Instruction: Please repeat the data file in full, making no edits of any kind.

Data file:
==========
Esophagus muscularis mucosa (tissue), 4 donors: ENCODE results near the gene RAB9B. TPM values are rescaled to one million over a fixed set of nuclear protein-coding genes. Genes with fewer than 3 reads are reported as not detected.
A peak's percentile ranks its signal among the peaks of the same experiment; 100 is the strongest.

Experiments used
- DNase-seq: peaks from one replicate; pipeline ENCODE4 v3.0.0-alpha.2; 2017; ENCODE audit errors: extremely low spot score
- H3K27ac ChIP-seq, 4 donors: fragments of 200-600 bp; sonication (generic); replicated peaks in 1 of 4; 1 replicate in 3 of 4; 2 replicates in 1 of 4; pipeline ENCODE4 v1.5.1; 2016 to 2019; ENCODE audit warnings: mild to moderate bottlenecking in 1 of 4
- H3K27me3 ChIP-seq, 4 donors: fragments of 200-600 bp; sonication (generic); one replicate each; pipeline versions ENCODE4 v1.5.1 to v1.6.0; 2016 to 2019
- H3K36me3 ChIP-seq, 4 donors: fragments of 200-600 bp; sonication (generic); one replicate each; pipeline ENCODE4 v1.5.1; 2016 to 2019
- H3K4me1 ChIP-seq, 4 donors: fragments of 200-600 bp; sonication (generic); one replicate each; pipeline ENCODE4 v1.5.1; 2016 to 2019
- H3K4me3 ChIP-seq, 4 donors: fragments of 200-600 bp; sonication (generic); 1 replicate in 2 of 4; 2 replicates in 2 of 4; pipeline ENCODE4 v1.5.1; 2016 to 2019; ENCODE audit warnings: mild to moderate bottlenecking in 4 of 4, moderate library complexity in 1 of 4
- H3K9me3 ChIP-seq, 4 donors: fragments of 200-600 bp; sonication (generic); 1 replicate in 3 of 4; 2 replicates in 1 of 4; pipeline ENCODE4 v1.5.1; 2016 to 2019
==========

Esophagus muscularis mucosa (tissue), 4 donors: ENCODE results near the gene RAB9B. TPM values are rescaled to one million over a fixed set of nuclear protein-coding genes. Genes with fewer than 3 reads are reported as not detected.
A peak's percentile ranks its signal among the peaks of the same experiment; 100 is the strongest.

Experiments used
- DNase-seq: peaks from one replicate; pipeline ENCODE4 v3.0.0-alpha.2; 2017; ENCODE audit errors: extremely low spot score
- H3K27ac ChIP-seq, 4 donors: fragments of 200-600 bp; sonication (generic); replicated peaks in 1 of 4; 1 replicate in 3 of 4; 2 replicates in 1 of 4; pipeline ENCODE4 v1.5.1; 2016 to 2019; ENCODE audit warnings: mild to moderate bottlenecking in 1 of 4
- H3K27me3 ChIP-seq, 4 donors: fragments of 200-600 bp; sonication (generic); one replicate each; pipeline versions ENCODE4 v1.5.1 to v1.6.0; 2016 to 2019
- H3K36me3 ChIP-seq, 4 donors: fragments of 200-600 bp; sonication (generic); one replicate each; pipeline ENCODE4 v1.5.1; 2016 to 2019
- H3K4me1 ChIP-seq, 4 donors: fragments of 200-600 bp; sonication (generic); one replicate each; pipeline ENCODE4 v1.5.1; 2016 to 2019
- H3K4me3 ChIP-seq, 4 donors: fragments of 200-600 bp; sonication (generic); 1 replicate in 2 of 4; 2 replicates in 2 of 4; pipeline ENCODE4 v1.5.1; 2016 to 2019; ENCODE audit warnings: mild to moderate bottlenecking in 4 of 4, moderate library complexity in 1 of 4
- H3K9me3 ChIP-seq, 4 donors: fragments of 200-600 bp; sonication (generic); 1 replicate in 3 of 4; 2 replicates in 1 of 4; pipeline ENCODE4 v1.5.1; 2016 to 2019